The first two lanes had stopped at a red light, but the third filter lane – separated from the first two by a pedestrian island – was showing green.
CCTV footage from the bus showed that Ms Peto was looking left when she stepped out in front of the bus coming from her right and was hit. She died in hospital the following day.
Mr Williams said that at the time of her crossing the eastbound side, a green pedestrian light was displayed on the westbound carriageway.
He concluded she died as the result of a road traffic accident but said he remains “concerned that there is a strong possibility” she was confused by the far light but could not say for sure on the balance of probabilities.
Transport for London has since modified those lights to reduce the risk of “see-through” for pedestrians and were putting in “look left” and “look right” markings.
The DfT is set to publish fresh guidance for local authorities on all types of pedestrian areas, which includes ensuring that the risks of a layout misleading pedestrians are considered.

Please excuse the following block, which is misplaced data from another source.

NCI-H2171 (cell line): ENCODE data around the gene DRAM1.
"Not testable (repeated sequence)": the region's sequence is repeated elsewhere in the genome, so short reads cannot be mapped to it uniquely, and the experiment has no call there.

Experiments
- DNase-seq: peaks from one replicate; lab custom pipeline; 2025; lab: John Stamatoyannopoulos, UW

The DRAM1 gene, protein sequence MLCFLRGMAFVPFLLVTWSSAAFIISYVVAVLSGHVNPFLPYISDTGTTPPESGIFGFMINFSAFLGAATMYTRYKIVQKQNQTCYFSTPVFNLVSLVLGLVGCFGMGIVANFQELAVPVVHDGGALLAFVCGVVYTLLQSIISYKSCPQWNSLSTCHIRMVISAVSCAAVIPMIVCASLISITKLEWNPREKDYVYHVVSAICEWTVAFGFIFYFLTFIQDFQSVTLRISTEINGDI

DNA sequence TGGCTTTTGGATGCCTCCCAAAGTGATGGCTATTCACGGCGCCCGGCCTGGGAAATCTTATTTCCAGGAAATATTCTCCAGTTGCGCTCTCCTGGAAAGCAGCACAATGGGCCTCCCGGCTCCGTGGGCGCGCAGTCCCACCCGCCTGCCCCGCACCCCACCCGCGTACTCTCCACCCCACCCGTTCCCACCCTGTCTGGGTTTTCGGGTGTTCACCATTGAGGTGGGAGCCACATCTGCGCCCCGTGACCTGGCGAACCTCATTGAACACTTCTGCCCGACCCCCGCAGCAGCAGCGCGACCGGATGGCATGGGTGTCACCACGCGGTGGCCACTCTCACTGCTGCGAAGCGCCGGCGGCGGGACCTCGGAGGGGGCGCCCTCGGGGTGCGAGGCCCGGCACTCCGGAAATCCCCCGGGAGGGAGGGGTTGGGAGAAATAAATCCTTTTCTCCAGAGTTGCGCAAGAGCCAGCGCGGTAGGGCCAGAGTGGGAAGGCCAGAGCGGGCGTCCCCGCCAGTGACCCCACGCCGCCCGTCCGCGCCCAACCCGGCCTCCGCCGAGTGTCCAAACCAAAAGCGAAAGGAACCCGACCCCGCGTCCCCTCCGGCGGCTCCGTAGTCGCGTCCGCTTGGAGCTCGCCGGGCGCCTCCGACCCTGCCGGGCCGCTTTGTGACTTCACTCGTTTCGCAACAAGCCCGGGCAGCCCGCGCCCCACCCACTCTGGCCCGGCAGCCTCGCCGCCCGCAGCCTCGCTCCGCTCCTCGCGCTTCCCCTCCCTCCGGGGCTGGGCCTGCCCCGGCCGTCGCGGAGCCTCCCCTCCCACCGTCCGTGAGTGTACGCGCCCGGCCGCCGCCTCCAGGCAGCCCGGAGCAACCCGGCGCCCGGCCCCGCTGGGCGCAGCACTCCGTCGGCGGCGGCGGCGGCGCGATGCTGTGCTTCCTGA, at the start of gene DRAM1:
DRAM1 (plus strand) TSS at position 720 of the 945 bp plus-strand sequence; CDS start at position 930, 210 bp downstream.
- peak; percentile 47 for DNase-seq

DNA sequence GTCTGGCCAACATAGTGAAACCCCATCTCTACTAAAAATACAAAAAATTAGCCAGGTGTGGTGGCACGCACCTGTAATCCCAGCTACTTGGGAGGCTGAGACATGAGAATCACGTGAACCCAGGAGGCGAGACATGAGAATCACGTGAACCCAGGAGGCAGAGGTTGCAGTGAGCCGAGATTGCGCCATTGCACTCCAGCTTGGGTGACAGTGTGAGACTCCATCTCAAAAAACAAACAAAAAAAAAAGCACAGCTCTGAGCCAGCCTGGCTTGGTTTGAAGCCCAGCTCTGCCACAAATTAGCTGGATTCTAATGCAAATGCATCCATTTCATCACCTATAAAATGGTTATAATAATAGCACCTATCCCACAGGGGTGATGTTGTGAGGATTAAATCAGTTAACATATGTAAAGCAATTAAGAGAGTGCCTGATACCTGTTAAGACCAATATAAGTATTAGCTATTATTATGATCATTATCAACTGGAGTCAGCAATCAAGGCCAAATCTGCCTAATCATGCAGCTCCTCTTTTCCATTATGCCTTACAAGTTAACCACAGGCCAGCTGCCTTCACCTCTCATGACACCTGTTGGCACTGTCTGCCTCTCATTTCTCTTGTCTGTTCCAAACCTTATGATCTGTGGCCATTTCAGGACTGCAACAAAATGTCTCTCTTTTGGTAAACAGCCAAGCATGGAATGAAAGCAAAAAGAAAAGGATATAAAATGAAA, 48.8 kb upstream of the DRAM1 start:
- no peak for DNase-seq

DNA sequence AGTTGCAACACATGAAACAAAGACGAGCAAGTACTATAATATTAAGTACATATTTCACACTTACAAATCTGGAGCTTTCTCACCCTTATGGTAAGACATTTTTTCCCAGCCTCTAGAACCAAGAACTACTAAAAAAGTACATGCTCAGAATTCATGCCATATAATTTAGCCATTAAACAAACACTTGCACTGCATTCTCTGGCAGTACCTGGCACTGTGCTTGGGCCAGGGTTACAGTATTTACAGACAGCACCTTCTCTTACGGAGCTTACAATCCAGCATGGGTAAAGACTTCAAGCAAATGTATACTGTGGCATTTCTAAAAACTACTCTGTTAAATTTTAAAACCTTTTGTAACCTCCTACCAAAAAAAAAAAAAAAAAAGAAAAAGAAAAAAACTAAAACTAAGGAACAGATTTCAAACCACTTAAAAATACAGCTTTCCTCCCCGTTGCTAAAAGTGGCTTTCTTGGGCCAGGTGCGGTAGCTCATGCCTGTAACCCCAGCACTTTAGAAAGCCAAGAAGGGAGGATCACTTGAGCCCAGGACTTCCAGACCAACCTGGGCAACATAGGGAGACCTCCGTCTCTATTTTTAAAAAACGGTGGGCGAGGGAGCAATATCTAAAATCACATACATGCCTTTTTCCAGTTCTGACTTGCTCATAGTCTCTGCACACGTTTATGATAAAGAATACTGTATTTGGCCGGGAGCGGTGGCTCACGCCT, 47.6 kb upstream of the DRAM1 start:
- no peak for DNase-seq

A spokesman said: “The guidance will be published later this year and all councils should apply it to their own roads.”
Leyton Orient captain Jobi McAnuff has paid tribute to late boss Justin Edinburgh and said the club will continue to build on his legacy.
Edinburgh died on Saturday aged 49, five days after a cardiac arrest.
McAnuff described the Orient manager as a “leader, a fantastic manager and a truly great man”.
“You’ve helped rebuild what was a broken club and been the driving force returning it to where it belongs,” the 27-year-old winger added.
Edinburgh, who won the FA Cup as a Tottenham player, managed Northampton Town, Gillingham and Newport County before moving to Orient in November 2017.
McAnuff said he was “a man who inspired so many of us with his drive, passion and sheer desire to win.”
“A man who had so much love for this game and even more for his family, my heart goes out to them at this tragic time,” he added.
The winger said Edinburgh “always did it with a smile on [his] face and with a huge respect for others”.
“I am so grateful that I got to share some truly amazing moments with you and know how much wining the league with this club meant to you,” he added.
“It was a privilege and an honour to serve as your captain and these happy memories will lie with me forever.
“You were always at the centre of all the jokes and the banter with the boys and staff, we had so many laughs and good times.